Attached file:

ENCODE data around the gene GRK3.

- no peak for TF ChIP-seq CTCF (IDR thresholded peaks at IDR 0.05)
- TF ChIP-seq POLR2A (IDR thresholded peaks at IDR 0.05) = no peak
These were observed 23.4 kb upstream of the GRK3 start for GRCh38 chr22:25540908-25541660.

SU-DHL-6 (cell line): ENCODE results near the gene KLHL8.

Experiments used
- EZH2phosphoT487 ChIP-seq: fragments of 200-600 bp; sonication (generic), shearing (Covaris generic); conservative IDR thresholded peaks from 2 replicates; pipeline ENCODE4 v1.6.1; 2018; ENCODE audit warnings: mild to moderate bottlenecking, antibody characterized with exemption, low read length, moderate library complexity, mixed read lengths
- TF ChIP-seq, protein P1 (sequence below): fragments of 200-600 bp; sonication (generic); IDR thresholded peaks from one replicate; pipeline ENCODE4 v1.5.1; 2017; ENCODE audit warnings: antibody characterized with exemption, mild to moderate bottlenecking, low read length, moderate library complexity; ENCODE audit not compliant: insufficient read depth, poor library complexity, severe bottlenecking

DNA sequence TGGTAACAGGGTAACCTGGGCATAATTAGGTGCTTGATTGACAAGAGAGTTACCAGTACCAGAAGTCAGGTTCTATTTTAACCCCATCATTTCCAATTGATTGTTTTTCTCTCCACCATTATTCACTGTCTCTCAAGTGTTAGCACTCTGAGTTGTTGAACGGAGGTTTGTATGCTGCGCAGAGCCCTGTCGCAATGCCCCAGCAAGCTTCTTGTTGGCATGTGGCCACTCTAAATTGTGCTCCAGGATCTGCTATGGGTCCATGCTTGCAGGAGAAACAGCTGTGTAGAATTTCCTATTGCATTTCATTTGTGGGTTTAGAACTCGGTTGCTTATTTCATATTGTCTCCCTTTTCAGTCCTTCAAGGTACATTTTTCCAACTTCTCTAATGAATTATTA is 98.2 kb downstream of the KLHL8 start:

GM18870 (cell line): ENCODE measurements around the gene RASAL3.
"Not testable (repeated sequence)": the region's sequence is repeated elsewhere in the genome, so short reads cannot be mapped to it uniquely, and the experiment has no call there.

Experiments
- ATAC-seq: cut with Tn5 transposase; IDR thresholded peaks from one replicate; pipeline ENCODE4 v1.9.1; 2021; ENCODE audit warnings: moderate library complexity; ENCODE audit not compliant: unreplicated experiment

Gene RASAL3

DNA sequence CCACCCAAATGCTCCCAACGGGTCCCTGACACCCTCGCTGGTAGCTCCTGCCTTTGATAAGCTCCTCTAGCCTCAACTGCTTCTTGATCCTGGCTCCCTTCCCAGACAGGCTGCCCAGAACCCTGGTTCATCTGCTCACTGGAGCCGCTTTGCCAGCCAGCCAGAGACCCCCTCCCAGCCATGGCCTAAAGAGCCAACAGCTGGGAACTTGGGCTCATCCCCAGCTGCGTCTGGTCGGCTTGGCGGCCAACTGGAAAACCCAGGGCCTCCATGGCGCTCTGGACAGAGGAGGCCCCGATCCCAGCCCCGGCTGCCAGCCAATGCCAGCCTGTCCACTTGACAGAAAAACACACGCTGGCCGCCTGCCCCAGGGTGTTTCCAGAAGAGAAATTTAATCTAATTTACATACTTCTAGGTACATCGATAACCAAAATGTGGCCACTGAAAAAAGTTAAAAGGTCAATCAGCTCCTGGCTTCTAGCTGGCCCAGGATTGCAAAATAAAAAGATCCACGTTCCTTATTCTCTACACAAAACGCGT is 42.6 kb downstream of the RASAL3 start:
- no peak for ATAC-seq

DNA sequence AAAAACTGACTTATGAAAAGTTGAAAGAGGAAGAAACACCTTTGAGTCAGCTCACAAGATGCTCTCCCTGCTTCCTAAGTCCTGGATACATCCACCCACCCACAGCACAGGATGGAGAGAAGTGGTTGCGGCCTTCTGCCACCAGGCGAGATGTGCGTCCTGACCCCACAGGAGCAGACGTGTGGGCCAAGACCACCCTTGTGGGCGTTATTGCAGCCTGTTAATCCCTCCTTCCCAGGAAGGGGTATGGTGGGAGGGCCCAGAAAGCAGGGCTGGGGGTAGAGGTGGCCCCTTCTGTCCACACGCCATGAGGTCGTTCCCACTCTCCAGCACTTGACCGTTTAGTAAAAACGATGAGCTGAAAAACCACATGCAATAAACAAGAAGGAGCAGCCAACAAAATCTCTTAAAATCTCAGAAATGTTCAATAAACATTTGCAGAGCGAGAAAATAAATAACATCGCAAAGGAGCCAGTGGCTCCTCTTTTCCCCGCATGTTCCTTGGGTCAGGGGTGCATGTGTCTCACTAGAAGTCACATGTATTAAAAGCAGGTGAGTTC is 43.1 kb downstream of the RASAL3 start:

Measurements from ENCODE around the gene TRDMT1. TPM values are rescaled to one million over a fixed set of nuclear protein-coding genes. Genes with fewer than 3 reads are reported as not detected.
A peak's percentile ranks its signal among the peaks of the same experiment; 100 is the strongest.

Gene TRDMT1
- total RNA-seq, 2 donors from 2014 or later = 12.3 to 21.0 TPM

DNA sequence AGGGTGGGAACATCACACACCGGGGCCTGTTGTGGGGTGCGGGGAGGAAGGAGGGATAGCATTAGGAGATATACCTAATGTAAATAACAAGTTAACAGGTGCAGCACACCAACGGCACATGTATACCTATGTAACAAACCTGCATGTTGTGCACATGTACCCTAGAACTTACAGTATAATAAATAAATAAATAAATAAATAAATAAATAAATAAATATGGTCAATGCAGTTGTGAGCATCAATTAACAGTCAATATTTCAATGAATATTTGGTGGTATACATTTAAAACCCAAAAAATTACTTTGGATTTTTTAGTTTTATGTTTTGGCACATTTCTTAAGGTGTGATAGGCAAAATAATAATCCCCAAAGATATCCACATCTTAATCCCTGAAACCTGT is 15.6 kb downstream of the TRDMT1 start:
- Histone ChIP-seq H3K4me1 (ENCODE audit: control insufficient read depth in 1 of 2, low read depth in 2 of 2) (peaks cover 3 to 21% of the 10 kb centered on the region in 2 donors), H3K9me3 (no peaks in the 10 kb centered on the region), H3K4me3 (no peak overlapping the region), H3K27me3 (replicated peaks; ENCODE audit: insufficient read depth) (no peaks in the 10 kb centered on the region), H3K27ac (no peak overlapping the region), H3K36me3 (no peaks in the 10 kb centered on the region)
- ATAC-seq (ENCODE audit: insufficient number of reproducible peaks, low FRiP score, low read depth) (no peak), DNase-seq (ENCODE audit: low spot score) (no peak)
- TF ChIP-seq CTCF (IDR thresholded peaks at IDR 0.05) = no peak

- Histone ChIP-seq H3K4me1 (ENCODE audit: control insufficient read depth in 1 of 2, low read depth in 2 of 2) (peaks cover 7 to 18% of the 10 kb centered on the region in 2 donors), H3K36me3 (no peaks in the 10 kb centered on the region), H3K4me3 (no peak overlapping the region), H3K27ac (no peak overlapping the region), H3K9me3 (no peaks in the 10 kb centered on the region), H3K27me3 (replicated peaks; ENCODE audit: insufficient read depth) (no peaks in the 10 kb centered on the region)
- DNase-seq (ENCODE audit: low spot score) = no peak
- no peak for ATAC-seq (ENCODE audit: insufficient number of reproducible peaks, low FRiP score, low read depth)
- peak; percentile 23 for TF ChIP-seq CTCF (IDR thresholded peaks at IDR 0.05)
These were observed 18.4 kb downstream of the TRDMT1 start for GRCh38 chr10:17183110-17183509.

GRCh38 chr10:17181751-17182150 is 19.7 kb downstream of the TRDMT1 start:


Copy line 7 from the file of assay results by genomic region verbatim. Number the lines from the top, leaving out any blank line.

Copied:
- EZH2phosphoT487 ChIP-seq: fragments of 200-600 bp; sonication (generic), shearing (Covaris generic); conservative IDR thresholded peaks from 2 replicates; pipeline ENCODE4 v1.6.1; 2018; ENCODE audit warnings: mild to moderate bottlenecking, antibody characterized with exemption, low read length, moderate library complexity, mixed read lengths